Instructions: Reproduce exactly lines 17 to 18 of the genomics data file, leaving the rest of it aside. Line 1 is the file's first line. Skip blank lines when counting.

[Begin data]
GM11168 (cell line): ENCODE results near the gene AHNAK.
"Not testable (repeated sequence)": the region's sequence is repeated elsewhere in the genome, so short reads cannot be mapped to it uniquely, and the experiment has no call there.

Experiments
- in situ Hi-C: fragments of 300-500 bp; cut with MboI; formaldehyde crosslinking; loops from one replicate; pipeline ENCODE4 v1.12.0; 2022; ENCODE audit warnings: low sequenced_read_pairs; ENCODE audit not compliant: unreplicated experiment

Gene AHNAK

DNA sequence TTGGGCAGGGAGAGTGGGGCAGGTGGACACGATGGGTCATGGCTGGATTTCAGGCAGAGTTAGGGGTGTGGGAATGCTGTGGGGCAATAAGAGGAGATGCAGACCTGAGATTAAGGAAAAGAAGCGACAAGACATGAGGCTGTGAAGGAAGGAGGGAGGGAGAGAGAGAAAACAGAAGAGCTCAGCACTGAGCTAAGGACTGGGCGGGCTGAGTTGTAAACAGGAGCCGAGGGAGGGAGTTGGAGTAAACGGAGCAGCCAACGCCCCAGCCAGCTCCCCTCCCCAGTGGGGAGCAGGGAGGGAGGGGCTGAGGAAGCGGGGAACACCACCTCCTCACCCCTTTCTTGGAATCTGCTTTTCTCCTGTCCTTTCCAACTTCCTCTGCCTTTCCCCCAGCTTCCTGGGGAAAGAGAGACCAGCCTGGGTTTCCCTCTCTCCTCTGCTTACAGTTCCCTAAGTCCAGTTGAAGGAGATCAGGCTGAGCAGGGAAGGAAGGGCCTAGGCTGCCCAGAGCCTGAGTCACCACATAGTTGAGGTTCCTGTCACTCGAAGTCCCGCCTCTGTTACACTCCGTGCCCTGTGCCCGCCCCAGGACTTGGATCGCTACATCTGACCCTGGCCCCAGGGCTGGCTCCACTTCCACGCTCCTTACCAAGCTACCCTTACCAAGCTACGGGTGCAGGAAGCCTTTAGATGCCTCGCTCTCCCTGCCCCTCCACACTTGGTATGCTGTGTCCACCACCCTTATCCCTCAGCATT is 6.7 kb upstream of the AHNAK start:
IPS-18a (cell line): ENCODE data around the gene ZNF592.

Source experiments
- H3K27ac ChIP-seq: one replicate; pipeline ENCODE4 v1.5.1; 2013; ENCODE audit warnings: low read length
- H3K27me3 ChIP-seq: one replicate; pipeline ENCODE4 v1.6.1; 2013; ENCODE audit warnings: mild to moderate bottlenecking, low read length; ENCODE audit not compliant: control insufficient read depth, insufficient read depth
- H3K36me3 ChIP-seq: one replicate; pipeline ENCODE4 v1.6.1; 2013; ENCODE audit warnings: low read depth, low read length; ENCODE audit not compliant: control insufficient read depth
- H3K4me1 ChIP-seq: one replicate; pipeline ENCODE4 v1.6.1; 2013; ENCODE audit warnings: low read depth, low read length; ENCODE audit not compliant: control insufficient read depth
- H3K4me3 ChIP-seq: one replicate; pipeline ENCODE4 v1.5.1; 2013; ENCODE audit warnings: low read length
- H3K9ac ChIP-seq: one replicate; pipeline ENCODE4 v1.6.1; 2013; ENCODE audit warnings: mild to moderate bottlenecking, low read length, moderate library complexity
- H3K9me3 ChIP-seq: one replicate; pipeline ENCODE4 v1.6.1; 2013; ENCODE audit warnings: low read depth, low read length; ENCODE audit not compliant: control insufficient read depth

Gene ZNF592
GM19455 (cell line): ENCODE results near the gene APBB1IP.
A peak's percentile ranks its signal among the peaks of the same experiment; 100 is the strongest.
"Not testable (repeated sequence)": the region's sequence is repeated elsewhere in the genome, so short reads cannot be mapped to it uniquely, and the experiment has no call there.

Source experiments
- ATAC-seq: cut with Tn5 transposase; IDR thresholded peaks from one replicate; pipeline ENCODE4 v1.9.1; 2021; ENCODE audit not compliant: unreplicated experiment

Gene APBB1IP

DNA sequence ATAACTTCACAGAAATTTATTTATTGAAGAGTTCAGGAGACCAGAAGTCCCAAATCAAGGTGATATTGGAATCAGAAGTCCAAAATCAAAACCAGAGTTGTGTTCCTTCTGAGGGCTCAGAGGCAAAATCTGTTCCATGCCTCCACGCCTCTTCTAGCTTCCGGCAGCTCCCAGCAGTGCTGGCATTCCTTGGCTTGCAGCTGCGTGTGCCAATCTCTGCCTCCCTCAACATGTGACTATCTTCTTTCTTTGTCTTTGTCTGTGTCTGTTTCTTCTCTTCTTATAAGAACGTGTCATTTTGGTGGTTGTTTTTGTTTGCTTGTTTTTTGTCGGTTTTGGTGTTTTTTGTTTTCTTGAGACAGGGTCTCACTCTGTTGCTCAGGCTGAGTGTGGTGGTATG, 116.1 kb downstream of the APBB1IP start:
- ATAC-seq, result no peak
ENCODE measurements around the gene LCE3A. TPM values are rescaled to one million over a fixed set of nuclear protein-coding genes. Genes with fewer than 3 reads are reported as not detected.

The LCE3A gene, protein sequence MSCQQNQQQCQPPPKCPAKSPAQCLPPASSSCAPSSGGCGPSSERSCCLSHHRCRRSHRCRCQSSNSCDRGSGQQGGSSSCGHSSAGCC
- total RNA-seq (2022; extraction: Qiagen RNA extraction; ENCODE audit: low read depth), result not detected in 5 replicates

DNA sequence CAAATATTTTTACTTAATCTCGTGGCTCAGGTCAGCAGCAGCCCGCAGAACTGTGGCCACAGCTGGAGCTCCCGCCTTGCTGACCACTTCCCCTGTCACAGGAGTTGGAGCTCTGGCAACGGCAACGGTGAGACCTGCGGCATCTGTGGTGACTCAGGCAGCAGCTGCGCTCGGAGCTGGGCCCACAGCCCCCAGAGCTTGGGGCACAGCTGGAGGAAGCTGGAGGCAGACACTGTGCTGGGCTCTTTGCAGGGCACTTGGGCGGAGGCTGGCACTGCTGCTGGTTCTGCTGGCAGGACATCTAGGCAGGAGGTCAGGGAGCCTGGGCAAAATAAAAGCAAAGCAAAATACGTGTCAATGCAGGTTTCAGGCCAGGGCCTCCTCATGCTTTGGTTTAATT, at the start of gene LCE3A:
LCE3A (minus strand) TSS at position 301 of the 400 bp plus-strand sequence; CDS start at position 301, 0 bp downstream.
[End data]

GM19455 (cell line): ENCODE results near the gene APBB1IP.
A peak's percentile ranks its signal among the peaks of the same experiment; 100 is the strongest.